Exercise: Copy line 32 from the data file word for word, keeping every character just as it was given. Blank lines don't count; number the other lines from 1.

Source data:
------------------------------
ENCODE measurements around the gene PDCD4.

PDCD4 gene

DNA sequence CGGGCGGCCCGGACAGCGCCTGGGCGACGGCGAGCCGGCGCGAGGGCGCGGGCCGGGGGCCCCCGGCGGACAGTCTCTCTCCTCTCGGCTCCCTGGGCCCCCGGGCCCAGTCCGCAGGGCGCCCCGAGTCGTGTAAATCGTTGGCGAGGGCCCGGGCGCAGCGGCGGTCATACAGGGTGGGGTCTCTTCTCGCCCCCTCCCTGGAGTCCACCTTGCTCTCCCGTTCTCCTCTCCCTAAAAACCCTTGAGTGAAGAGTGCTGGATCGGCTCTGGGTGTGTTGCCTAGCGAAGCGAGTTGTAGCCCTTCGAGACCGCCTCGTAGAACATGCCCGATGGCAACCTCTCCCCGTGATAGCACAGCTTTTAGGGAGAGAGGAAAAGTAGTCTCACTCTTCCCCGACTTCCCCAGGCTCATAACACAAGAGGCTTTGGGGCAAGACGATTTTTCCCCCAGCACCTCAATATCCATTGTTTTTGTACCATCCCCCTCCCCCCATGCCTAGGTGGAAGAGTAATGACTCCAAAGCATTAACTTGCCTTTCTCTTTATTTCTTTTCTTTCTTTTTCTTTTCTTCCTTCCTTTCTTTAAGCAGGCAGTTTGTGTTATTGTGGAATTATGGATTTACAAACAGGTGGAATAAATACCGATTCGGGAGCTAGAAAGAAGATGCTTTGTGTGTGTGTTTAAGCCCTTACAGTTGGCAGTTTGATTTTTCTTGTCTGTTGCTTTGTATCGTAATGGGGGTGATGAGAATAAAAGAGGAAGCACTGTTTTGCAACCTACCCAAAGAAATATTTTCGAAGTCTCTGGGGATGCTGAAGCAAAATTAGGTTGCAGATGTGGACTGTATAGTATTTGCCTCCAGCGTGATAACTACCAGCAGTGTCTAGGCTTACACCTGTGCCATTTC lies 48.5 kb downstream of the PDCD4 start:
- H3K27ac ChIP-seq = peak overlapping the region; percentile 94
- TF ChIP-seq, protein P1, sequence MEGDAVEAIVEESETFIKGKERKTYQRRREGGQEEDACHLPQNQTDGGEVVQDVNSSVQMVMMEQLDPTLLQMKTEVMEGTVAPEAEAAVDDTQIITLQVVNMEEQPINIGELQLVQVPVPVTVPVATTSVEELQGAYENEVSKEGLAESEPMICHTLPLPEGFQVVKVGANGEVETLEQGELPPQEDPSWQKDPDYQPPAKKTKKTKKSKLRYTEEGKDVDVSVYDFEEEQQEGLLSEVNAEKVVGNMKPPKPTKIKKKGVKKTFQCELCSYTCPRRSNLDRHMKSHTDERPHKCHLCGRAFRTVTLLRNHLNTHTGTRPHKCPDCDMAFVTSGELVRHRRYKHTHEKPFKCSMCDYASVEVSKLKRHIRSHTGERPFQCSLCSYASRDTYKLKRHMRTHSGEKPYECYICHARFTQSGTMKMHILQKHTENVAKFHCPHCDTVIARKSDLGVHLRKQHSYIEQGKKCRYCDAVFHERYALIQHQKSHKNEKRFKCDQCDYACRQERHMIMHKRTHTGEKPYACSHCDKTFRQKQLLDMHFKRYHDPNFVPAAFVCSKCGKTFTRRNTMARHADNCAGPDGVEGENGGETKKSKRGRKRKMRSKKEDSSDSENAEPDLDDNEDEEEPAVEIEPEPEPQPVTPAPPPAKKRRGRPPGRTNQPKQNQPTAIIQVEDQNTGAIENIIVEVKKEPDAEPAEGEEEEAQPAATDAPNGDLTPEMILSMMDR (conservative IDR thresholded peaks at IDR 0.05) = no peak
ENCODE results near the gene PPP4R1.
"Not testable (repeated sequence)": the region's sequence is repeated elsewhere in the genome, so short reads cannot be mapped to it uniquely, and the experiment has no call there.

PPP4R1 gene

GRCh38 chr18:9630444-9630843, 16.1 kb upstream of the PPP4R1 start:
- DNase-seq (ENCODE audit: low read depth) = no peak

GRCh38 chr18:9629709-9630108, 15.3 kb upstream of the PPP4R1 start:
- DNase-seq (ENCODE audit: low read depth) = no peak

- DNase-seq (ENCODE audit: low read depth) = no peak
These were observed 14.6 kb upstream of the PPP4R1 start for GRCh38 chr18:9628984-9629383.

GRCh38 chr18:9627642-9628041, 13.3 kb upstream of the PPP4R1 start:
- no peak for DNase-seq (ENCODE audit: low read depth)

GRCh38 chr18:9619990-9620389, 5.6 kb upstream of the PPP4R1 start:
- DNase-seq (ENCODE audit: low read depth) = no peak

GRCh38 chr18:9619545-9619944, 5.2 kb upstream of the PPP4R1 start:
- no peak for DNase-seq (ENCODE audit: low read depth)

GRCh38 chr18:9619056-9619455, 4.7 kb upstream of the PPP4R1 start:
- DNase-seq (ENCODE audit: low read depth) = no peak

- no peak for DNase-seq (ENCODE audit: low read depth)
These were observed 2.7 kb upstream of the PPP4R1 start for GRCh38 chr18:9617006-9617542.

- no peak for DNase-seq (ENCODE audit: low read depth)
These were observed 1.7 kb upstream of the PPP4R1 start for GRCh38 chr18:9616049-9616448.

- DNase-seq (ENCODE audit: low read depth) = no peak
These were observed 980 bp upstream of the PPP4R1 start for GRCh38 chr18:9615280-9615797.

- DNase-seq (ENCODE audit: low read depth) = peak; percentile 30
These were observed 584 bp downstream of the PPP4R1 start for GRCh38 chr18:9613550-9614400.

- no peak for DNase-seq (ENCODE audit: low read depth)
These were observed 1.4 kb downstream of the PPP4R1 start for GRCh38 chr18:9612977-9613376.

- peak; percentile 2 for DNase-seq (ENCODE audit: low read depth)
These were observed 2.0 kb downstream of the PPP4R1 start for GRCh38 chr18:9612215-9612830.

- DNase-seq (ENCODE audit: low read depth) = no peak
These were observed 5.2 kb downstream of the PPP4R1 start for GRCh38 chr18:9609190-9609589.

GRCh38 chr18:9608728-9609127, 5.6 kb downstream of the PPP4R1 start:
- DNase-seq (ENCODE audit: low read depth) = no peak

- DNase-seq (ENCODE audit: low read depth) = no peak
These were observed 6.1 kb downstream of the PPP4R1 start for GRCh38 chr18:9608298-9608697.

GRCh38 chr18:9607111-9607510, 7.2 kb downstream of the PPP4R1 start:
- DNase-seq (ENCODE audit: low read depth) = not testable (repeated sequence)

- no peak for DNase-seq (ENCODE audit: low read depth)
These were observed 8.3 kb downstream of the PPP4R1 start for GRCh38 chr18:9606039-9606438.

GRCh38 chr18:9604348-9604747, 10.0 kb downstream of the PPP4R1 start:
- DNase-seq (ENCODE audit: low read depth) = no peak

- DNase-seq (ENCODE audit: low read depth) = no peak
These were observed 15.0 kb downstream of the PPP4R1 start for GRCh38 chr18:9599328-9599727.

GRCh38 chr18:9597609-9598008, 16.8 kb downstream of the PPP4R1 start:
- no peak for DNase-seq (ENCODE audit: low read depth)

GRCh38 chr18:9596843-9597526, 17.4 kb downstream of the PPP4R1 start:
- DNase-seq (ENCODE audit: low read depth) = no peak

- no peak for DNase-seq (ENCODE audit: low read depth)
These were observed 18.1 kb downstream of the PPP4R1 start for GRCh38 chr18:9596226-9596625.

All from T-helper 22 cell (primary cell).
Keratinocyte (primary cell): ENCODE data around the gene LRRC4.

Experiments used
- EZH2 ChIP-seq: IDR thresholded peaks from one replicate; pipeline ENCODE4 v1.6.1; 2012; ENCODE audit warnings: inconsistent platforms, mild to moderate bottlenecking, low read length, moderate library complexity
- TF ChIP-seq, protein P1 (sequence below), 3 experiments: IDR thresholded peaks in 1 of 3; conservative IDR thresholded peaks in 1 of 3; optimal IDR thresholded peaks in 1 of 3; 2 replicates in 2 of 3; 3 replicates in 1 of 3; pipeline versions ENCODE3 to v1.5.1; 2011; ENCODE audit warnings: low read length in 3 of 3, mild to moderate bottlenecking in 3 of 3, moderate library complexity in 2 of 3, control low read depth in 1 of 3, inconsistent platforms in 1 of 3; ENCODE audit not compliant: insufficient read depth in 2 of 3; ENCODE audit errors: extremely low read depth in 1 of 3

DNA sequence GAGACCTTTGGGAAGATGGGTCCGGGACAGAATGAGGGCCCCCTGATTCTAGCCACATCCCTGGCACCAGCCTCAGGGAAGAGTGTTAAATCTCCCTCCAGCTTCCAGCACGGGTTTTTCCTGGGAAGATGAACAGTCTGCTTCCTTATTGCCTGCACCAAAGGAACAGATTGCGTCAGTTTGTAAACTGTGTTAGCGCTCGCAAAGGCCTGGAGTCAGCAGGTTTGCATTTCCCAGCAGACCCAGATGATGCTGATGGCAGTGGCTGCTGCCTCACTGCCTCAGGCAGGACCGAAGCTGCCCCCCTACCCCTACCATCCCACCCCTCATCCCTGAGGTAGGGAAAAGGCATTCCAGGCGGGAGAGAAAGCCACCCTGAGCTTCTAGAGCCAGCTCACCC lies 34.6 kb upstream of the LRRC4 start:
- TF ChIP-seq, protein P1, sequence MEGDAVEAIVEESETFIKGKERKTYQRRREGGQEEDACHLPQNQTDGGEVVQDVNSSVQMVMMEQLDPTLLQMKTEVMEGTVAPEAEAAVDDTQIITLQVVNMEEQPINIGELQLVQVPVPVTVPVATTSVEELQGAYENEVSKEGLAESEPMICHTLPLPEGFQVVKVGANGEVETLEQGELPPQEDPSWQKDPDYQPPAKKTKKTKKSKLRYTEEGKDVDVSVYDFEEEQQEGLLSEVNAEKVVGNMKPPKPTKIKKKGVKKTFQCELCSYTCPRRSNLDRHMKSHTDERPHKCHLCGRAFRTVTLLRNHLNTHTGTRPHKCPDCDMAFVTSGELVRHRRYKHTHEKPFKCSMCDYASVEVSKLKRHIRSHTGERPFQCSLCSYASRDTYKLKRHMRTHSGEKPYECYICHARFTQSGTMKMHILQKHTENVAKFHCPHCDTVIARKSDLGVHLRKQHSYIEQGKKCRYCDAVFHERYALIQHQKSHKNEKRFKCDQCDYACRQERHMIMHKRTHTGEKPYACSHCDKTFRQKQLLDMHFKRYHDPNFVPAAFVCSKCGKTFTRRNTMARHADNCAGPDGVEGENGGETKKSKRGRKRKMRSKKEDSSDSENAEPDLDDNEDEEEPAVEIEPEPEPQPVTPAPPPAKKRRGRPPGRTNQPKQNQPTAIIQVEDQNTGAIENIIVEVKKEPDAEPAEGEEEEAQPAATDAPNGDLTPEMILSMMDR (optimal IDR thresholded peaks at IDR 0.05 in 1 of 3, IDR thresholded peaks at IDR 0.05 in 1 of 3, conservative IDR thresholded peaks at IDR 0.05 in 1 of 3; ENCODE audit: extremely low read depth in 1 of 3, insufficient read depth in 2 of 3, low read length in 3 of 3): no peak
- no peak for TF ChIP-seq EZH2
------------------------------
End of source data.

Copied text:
These were observed 1.4 kb downstream of the PPP4R1 start for GRCh38 chr18:9612977-9613376.